Early-onset hypocalcemia occurs frequently in the premature infant. In one study, 50% of premature infants had serum calcium levels below 8 mg/dL.1 In another study, 30% of low-birth-weight infants had serum calcium levels below 7 mg/dL.2 The large majority of these infants are asymptomatic.
In 1922, Carter and Andrus3 described abnormal QT intervals in association with hypocalcemia, and this association was subsequently described by White and Mudd.4 Because of the frequency of low serum calcium levels in the newborn, it is important for the clinician to be aware of the various manifestations occurring as a result of hypocalcemia so that proper therapy can be instituted promptly. We describe here a premature infant with, to our knowledge, a previously undescribed ECG manifestation of hypocalcemia that disappeared completely with calcium replacement.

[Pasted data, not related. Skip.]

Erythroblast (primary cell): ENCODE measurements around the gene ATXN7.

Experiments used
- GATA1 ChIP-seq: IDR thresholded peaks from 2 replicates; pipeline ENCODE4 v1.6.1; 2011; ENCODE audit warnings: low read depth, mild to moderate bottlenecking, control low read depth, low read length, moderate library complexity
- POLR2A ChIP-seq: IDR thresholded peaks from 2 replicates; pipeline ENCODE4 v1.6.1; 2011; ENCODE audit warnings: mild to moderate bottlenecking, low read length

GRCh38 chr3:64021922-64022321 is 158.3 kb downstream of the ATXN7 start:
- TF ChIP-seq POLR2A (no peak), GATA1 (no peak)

Report of a Case.—A 1,110-g girl was born to a 27-year-old gravida 2, para 3,